These things don’t happen. You don’t make a midseason trade for one of the game’s best passing big men, a former Defensive Player of the Year, who seamlessly serves as the missing piece on your top-ranked offense and defense. It takes time to jell, unless you’re a Gasol brother, apparently. Marc wasn’t integral in Game 6. He didn’t need to be. He laid the groundwork in their three previous wins.

“You can make excuses and say like, ‘Oh, it will take some time,’” Gasol said after the game. “But at the same time we all invested, and we all thought let's help one another, let's be the championship team that we can be. That doesn't mean that you are going to accomplish it, but the mindset was there and the will was there.”

You win in the NBA with a superstar at his peak. From Magic Johnson and Larry Bird to Isiah Thomas, Michael Jordan, Hakeem Olajuwon, Shaquille O’Neal, Tim Duncan, Kevin Garnett, Kobe Bryant, Dirk Nowitzki, LeBron James, Stephen Curry and Kevin Durant. Leonard officially added his name to that list after previously winning 2014 Finals MVP honors with Duncan’s San Antonio Spurs. Almost all of those other guys shared the burden with another Hall of Famer, if not more, but it remains to be seen whether anyone else from the 2019 Raptors will come close.

Nobody thought Leonard would be here so soon after missing almost an entire season with a quadriceps injury. If they did, the league’s glamor teams, namely the Los Angeles Lakers and Boston Celtics, might have tried pricing Toronto out of the bidding. They didn’t, and the Raptors did, so they are champions for the first time.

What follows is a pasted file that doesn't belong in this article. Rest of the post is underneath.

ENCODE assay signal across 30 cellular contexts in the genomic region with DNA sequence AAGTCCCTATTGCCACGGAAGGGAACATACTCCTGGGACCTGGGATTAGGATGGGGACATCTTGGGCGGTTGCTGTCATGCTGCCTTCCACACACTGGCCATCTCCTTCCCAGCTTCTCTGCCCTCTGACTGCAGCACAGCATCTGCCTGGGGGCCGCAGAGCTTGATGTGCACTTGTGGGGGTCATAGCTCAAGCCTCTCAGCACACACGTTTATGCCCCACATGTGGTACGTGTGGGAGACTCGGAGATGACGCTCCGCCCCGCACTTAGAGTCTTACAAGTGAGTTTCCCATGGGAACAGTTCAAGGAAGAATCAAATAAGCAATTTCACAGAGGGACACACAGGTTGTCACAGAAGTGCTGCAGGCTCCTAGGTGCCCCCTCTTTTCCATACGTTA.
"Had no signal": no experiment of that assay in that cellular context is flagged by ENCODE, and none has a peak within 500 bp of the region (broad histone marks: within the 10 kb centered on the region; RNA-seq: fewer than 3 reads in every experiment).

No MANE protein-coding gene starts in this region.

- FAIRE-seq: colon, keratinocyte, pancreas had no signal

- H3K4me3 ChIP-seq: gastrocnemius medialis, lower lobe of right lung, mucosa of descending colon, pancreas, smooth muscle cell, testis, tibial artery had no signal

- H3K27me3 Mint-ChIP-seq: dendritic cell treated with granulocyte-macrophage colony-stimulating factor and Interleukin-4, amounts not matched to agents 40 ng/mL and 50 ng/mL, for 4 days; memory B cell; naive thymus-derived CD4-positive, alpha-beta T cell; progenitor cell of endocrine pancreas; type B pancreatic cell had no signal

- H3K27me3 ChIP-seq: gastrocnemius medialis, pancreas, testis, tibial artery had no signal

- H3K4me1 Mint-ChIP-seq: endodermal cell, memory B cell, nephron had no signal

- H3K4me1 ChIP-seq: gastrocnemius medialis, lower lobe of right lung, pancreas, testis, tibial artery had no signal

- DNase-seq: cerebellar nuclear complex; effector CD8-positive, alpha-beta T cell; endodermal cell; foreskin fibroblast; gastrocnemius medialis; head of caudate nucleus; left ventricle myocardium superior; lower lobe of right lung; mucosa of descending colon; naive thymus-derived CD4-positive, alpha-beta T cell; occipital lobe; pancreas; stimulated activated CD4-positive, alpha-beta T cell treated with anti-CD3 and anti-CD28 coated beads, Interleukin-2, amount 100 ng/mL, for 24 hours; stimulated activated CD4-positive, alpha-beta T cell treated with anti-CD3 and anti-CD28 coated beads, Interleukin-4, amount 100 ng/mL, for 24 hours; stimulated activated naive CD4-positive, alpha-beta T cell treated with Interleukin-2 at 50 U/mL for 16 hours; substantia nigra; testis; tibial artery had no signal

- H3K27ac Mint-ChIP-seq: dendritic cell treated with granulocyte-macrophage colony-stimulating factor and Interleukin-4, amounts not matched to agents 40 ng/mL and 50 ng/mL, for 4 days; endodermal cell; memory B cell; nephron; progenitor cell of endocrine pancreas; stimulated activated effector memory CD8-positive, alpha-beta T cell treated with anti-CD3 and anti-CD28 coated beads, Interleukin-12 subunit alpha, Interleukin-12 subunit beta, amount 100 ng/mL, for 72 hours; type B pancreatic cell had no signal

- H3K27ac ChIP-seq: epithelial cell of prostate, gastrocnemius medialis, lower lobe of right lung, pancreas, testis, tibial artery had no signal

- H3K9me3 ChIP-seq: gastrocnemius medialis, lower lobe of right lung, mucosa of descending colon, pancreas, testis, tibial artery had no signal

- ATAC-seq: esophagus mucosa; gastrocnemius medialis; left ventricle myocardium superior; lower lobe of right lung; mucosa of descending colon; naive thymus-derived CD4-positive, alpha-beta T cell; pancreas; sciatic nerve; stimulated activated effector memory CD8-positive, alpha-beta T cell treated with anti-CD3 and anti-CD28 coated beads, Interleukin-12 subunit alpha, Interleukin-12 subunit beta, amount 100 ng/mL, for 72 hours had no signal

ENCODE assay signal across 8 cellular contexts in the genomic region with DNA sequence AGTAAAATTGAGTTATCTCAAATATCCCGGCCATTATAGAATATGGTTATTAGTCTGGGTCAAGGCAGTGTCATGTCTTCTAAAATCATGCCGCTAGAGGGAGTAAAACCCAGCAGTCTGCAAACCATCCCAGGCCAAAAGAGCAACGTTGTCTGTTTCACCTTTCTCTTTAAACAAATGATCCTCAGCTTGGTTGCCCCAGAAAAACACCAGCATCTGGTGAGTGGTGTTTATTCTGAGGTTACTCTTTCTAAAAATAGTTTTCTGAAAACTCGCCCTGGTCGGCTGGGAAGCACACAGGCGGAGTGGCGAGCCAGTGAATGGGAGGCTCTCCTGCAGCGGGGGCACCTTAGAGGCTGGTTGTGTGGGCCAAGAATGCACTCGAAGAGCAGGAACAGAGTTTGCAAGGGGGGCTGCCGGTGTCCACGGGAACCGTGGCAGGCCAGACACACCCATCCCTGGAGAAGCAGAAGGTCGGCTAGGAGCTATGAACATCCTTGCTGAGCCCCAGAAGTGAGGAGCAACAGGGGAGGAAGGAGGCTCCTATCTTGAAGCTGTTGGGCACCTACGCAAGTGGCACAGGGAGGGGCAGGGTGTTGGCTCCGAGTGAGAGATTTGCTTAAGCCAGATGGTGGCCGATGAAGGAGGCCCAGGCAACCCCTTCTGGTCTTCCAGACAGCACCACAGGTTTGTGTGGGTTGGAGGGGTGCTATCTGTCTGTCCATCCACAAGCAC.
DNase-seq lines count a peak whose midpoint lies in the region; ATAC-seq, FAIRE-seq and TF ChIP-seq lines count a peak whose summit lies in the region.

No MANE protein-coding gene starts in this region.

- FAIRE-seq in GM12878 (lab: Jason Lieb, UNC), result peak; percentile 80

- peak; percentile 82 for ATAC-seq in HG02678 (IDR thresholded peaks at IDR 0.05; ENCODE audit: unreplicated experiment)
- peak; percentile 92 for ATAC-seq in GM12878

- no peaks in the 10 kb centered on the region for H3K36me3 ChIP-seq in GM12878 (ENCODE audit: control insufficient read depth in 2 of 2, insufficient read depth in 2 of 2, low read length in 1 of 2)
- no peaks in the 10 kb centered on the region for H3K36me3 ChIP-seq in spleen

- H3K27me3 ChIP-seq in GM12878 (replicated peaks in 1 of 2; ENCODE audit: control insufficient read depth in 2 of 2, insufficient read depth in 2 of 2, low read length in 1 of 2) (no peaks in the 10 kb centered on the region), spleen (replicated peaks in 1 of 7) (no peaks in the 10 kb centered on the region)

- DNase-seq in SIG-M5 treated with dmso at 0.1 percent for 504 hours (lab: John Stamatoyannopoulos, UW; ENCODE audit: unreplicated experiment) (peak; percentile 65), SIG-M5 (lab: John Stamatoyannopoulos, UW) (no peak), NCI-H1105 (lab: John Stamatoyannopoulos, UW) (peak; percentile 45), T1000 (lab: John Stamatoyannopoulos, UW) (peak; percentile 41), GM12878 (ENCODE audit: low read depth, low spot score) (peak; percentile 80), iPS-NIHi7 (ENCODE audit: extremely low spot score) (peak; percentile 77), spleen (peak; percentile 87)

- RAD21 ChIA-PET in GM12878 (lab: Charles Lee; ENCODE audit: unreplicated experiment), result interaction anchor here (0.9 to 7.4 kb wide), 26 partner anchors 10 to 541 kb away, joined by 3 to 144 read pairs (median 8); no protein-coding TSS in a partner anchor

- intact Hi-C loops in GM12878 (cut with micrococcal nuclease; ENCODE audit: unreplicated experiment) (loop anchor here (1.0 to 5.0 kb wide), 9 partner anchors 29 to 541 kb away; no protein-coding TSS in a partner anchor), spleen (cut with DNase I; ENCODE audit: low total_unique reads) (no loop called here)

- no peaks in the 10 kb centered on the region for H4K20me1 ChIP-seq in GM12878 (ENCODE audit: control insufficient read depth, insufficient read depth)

Good luck tracing all the steps it took for them to get here and finding a blueprint.

There will be other first-time champions, other expansion teams tasting glory for the first time. But it will never be like this again, not with an entire country rallying behind a hired gun who convinced a bunch of misfits they could topple a dynasty. We may never even see this team again, depending about free agency, but that’s a discussion for a different day. Keep the party going, Canada. This one is special.

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Ben Rohrbach is a staff writer for Yahoo Sports. Have a tip? Email him at rohrbach_ben@yahoo.com or follow him on Twitter! Follow @brohrbach